San Buenaventura accused of ethics violation


A group of Puna residents has filed an ethics complaint against a state representative for allegedly supporting a grant for a nonprofit that lacks its necessary permits.

An organization called the Puna Coastal Alliance sent a letter to the Hawaii State Ethics Commission Wednesday accusing Rep. Joy San Buenaventura of championing a $100,000 grant to the Kalani Oceanside Retreat, a nonprofit 19-acre retreat in lower Puna, to convert 11 cesspools into 12 septic systems.


However, the complaint alleges that the retreat, also known as Kalani Honua, has long operated without building permits, which San Buenaventura knew about when she supported the grant.

“I think it’s kind of a slap in the face to taxpayers,” said John DuBois, the only complainant named in the letter. “I don’t think the state should be awarding people for things done with impropriety.”

DuBois, who lives in a subdivision neighboring Kalani Honua, said the retreat has been a thorn in the local community’s side for some time. The retreat attracts thousands of visitors per year, according to a 2018 grant application from the business, and has recently held noisy events that go on for days, including Thrive Fest Hawaii 2020, a three-day music festival at Kalani that took place earlier this month.

“I don’t want to create trouble, but I want to address unfairness,” DuBois said. “I want to be a good neighbor, but I don’t know how to go about this any other way.”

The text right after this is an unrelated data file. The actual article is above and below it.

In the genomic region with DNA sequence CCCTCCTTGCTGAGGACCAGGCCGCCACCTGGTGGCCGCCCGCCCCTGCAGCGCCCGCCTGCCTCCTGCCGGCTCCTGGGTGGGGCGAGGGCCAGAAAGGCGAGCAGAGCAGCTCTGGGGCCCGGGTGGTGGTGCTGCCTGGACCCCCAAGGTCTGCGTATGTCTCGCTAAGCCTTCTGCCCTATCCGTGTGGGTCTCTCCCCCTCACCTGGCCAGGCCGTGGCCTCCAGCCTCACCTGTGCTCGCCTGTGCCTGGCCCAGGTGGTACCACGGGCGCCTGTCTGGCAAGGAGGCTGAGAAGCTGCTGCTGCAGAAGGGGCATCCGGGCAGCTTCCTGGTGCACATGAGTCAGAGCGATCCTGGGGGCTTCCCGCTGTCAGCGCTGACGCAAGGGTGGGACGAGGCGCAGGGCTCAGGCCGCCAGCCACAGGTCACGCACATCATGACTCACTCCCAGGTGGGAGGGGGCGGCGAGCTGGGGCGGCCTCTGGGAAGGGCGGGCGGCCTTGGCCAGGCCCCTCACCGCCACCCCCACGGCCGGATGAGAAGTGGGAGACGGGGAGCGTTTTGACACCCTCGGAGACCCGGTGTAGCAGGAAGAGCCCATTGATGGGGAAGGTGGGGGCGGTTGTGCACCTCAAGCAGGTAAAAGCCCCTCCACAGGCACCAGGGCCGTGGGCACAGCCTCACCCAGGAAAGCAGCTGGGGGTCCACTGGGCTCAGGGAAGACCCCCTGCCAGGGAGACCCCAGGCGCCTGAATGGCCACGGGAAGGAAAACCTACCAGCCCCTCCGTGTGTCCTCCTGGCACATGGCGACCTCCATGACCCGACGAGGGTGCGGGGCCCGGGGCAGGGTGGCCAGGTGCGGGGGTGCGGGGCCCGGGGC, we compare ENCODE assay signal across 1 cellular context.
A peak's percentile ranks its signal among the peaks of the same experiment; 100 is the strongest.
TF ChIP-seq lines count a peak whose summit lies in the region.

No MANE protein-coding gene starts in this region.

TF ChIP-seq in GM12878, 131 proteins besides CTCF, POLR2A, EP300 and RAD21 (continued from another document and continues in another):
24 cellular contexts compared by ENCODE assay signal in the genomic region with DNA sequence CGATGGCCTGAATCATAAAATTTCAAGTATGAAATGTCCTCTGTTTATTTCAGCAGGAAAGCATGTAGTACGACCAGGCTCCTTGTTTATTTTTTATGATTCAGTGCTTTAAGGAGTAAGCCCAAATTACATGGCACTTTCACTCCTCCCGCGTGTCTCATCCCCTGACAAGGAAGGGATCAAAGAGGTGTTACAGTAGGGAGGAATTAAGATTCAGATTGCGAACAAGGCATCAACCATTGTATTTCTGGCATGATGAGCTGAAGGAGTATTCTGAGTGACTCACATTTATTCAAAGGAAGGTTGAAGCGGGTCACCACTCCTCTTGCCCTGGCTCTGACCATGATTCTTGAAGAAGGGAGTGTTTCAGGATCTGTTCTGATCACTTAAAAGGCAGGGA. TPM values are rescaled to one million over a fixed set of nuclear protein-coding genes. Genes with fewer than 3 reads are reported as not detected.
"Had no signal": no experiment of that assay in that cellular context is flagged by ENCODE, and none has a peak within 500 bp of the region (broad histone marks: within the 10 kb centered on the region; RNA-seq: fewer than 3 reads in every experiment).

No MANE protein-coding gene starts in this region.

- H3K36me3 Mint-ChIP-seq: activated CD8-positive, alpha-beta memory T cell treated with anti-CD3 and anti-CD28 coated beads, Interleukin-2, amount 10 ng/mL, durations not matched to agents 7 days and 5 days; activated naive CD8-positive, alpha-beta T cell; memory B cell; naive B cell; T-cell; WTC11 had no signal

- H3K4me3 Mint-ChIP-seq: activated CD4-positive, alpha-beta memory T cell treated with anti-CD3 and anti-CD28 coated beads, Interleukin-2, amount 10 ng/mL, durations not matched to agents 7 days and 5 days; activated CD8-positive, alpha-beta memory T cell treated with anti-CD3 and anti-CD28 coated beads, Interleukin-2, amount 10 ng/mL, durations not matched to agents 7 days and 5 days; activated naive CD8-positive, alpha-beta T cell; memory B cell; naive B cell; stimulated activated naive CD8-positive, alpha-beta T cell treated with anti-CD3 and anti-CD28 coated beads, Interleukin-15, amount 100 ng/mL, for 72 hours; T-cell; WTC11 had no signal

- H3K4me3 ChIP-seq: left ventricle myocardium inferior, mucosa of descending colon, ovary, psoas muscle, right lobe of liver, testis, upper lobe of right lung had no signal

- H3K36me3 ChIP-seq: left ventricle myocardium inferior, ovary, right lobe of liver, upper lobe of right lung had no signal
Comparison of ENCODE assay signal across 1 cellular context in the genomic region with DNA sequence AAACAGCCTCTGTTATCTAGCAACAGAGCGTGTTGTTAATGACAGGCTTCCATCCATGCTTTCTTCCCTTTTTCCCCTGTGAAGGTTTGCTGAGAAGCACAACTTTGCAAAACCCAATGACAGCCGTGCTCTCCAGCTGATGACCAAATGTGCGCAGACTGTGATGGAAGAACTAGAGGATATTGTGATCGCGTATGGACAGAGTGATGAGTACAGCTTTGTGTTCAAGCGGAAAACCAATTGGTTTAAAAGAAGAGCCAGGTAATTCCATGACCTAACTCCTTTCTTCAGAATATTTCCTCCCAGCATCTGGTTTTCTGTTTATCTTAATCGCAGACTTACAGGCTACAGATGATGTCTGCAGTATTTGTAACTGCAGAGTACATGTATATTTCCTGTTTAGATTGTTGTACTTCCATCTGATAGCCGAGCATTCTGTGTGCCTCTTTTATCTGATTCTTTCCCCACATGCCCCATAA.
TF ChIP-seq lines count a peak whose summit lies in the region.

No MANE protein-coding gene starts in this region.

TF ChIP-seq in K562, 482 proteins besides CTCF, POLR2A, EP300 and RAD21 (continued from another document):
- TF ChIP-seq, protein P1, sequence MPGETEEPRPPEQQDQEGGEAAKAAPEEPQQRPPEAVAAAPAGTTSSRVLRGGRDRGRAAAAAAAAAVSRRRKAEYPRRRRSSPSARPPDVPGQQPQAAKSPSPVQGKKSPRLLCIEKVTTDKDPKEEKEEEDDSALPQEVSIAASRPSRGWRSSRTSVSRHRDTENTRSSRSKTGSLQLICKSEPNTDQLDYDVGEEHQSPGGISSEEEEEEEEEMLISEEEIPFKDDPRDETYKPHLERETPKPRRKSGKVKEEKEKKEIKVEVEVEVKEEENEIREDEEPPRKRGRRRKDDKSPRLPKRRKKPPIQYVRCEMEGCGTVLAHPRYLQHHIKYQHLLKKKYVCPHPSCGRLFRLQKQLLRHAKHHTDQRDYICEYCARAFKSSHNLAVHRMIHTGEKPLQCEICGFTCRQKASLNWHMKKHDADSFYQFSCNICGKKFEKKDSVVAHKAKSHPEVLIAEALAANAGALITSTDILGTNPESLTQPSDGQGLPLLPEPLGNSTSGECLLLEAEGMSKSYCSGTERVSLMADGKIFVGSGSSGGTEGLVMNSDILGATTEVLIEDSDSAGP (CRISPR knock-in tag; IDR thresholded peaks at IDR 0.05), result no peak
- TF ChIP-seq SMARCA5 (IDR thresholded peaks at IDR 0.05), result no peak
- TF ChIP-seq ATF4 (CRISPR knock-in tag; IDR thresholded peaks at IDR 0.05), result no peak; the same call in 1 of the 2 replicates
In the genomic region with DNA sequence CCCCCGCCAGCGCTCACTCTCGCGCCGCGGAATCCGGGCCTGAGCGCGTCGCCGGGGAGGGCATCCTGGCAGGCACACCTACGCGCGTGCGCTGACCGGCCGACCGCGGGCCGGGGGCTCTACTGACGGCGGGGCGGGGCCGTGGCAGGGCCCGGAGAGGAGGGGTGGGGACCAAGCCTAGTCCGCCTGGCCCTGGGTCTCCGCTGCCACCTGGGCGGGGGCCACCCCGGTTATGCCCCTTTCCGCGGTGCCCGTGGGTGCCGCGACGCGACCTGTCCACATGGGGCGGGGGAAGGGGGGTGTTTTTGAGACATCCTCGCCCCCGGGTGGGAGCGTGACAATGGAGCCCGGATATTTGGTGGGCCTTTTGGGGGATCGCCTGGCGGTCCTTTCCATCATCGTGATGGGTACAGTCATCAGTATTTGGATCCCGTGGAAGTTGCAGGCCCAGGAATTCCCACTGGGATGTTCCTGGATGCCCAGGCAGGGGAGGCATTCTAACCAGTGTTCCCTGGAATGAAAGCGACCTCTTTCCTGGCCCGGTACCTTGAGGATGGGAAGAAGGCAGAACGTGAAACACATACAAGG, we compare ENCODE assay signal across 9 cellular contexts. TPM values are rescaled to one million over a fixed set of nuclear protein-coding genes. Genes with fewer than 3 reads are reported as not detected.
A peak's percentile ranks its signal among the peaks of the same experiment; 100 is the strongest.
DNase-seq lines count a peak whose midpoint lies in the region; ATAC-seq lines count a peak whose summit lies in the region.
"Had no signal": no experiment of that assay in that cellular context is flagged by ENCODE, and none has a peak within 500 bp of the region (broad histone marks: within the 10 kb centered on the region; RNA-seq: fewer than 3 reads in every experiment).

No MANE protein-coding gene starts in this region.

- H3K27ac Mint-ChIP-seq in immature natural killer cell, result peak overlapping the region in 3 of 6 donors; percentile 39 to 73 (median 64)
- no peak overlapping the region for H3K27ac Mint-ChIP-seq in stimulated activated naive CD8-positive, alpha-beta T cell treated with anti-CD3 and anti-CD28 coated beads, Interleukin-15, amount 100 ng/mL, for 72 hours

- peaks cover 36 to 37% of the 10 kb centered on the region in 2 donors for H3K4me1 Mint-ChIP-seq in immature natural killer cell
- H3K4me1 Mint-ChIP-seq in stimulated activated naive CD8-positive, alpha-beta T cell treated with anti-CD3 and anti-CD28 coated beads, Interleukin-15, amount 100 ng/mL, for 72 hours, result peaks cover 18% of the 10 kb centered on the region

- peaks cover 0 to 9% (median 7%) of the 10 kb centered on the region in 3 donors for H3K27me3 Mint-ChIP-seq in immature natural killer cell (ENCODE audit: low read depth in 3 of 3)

DuBois said he hopes the complaint will prevent the state from sending taxpayer dollars to a business that is not operating in compliance.

However, San Buenaventura said the complaint misses a key point: the $100,000 grant was awarded in 2018, to a much different Kalani.

In 2018, the retreat was listed for sale by its owners, domestic nonprofit organization Kalani Honua Inc., after its business was drastically impacted by the Kilauea eruption that year. With practically no reserve funds, and with a sizable list of creditors, the retreat shut down and the nonprofit put the facility up for sale.

San Buenaventura said she supported the $100,000 grant in aid before the business announced its intention to sell, and that today, the grant effectively does not exist.

“Today, I wouldn’t support it at all,” San Buenaventura said.

But Lily Cash, board president of Kalani Honua Inc., said the retreat is still trying to secure the grant. Cash and her fellow board members took control of Kalani from the previous board in 2019, and took the retreat back off the market — a change of leadership, but not of ownership, which means the grant is still on the table, Cash said.

“When we took control, we though the grant had expired, too, which would have been a big bummer,” Cash said. “But we got a call from the county Finance Department a few months ago, and we’ve been working with them to get that money.”

Cash also acknowledged that some of the retreat’s building permits are still open, and the nonprofit is working to close them as soon as possible.

San Buenaventura went on to call the complaint itself “highly suspect,” saying that the only plausible reason for the issue to be raised in 2020, two years after the grant was approved, is that she is running for re-election this year.

“It’s a shame that negative campaigning has to start so soon,” San Buenaventura said, adding that she believes the complainants are supporters of a political opponent.


The representative also said the State Ethics Commission told her the complaint was never filed, but Daniel Gluck, executive director for the commission, said that all ethics investigations are confidential and may or may not notify the subjects of ethics complaints on a case-by-case basis.

Email Michael Brestovansky at mbrestovansky@hawaii

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